There is a video floating about our vast internets somewhere which was shot by an audience member after a screening of Martin Scorsese’s excellent film, Hugo. The bespectacled master is talking to a large crowd with the chatter box enthusiasm he is famous for, musing about the next step in digital and 3D film making. He suddenly mentions holograms and invents a scenario where Hamlet sticks his hand out of the screen and into the crowd and proclaims; To be or not to be. He is explaining that trends and fashion shouldn’t effect creative people and that this leap in technology is not a gimmick but a progressive tool in cinema, one which is to be embraced, used respectfully and honed to help grow the world’s perception of film. Acting as moderator and siting beside Scorsese is an worried and intense, greying bearded man, his hand rests frozen on his mouth with his eyes wide and fixed on Marty.
Even though Paul Thomas Anderson is only 42 years old, his 6 films, spanning 16 years, have bubbled with an intense maturity and an undeniable audacity which have managed, time and time again to confound the expectations of his most loyal fans and his critics alike. A true cineaste, a purist both at heart and on the surface, using the camera in dizzying whip smart fashion, painting stories of men and women at odds with their world, their families, their obsessions and their faith, it’s understandable why Anderson had Scorsese comparisons thrown at him early on. If those comparisons rung true for some film goers (circa Boogie Nights) they certainly ended somewhere between Magnolia, a three hour Altmanesque mega soap about cancer and regret, and Punch Drunk Love, his u-turning, self proclaimed “Arthouse Adam Sandler film”.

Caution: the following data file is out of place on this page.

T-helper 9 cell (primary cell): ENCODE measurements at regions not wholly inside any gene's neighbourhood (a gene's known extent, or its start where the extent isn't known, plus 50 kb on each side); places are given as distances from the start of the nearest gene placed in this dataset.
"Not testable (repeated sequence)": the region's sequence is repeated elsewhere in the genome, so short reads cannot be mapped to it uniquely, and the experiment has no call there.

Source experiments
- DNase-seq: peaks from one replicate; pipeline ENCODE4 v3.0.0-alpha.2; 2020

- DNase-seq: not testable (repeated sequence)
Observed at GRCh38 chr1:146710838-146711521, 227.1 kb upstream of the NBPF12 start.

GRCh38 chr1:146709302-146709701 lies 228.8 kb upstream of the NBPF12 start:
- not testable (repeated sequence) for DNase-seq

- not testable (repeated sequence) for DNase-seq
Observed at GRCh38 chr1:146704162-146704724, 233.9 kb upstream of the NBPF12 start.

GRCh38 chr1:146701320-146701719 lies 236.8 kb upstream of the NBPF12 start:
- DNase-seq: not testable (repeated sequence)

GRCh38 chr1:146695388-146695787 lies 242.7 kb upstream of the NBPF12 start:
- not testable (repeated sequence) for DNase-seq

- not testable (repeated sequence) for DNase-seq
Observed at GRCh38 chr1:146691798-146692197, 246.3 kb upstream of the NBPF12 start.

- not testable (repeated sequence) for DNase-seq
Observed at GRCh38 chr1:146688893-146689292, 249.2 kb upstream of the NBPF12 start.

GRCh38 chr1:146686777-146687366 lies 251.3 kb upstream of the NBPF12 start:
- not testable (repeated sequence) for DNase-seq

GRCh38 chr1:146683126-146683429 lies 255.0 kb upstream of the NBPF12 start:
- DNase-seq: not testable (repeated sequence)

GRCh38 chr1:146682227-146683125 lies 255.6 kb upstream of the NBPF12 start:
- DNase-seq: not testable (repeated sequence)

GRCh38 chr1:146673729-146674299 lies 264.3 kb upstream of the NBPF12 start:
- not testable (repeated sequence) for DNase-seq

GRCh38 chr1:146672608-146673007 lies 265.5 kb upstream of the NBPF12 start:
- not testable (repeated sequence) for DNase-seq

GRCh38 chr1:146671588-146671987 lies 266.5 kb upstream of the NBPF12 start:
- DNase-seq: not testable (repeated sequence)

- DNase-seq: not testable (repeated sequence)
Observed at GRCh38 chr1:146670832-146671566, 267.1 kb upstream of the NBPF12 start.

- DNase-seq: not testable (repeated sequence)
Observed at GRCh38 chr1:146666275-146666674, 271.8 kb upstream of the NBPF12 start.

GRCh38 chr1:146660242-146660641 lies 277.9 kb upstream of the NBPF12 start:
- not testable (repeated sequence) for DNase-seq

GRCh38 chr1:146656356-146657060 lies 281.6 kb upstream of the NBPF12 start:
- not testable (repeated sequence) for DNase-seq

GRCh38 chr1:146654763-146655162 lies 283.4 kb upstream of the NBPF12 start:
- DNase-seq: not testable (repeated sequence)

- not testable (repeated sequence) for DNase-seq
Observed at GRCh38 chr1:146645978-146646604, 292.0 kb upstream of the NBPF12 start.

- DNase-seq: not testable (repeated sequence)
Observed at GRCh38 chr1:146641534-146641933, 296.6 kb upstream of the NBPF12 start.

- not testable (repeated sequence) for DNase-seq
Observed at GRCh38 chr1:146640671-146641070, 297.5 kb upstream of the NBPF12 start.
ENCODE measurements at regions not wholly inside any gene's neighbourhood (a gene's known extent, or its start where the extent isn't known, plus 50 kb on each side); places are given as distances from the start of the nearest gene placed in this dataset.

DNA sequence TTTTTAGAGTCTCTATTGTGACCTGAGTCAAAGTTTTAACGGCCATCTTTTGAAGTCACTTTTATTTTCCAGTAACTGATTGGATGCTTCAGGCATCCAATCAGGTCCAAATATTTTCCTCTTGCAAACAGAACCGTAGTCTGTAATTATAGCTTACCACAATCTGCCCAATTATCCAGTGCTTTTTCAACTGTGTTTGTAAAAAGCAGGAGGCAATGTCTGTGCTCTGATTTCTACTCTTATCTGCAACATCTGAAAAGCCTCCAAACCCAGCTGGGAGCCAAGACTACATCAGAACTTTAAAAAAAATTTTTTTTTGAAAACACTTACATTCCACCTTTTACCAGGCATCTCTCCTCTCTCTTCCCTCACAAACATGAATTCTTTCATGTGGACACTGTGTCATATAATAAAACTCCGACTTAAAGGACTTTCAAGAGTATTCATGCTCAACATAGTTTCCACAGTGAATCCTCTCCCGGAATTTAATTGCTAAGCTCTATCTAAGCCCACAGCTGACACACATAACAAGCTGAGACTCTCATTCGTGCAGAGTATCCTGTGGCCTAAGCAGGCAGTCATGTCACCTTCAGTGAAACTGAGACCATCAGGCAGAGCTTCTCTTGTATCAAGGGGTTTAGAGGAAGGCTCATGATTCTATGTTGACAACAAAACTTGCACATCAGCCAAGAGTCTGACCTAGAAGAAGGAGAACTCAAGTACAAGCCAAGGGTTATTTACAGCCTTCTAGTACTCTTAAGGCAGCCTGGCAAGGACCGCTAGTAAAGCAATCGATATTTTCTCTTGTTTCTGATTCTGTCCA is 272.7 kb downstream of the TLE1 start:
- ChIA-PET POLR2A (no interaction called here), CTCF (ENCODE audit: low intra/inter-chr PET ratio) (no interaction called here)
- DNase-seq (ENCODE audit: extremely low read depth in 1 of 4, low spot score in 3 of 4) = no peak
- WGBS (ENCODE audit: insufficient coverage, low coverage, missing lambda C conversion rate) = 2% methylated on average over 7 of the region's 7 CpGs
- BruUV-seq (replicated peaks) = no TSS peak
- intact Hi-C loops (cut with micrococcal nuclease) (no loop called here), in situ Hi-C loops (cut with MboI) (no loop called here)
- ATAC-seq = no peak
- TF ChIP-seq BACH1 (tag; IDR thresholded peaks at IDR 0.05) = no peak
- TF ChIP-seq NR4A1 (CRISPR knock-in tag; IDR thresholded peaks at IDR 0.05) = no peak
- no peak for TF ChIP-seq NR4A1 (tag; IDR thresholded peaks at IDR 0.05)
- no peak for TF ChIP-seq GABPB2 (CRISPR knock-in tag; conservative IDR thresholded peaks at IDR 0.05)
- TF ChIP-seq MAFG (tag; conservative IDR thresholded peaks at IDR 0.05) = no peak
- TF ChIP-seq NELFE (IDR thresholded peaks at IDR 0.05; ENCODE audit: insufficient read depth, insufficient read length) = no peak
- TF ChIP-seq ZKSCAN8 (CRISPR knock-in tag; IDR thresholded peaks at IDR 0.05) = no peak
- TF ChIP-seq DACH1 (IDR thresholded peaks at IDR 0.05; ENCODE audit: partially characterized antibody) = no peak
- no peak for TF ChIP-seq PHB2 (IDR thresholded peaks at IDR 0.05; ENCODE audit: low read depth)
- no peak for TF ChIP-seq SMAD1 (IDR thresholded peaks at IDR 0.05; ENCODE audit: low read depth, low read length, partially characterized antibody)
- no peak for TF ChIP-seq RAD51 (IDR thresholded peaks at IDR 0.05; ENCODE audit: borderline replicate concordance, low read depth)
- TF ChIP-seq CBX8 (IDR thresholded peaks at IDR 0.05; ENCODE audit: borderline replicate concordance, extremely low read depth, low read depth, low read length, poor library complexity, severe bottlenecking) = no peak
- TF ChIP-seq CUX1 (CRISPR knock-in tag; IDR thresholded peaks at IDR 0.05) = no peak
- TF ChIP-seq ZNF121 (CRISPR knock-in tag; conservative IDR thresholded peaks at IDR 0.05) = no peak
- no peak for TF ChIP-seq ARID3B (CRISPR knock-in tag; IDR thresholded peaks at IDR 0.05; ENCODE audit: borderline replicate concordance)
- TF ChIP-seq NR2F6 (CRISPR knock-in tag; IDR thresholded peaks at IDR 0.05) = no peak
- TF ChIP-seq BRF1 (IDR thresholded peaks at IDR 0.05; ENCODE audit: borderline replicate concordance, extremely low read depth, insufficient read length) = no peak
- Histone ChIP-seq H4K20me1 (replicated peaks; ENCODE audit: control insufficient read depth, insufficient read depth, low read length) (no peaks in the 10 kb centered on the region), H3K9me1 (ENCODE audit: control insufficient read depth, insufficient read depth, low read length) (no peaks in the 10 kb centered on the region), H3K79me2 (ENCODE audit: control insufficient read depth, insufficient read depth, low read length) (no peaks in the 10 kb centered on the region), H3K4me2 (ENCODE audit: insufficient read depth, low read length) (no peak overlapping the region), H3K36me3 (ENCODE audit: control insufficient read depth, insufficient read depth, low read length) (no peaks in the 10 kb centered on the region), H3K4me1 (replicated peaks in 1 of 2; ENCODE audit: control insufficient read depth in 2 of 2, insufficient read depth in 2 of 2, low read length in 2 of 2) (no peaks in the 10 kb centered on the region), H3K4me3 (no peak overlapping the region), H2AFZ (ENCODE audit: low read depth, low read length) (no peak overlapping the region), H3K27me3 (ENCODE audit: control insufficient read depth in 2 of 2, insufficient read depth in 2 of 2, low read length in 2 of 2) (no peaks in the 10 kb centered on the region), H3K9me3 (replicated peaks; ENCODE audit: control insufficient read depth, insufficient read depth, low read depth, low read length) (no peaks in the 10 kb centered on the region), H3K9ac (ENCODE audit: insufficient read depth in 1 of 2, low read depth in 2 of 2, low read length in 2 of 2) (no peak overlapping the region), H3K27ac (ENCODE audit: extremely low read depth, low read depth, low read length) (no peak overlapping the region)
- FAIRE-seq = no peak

And, if that little you tube film tells us anything and if Anderson’s face is a mirror of his principals as a film maker, it’s the fact that you sense he wouldn’t touch digital or 3D with a long sterilised pole. This year’s excellent Side By Side showed us that many film makers (old and new) are head over heals in love with 3D and the all of the remarkably inexpensive digital possibilities.
This only sets Anderson further apart as a film maker who now stubbornly exists within his own borders, making once borrowed idiosyncrasies his own and developing fully as a serious voice. An uncompromising and unique one, and perhaps now, America’s finest. His own story only deepens the near mythic plots and characters he creates and, although notoriously tightlipped about his own past, underlines the main theme of his past three films.
Anderson’s first serious (or not) short film The Dirk Diggler Story, was written and developed, in his own words, as “a kind of Spinal Tap for porn”. Based on the life of John Holmes and featuring a voice over from Anderson’s own father Ernie, a television star in his own right, The Dirk Diggler Story would obviously pave the way for something much bigger later in his career. But before it could become Boogie Nights Anderson had some tough lessons to learn about school, film making and studios. So he shoved a VHS copy of The Dirk Digger Story into Alan Parker’s hand at a screening of The Commitments and headed off to film school in New York City. Parker apparently later called him to tell him how much he liked the film.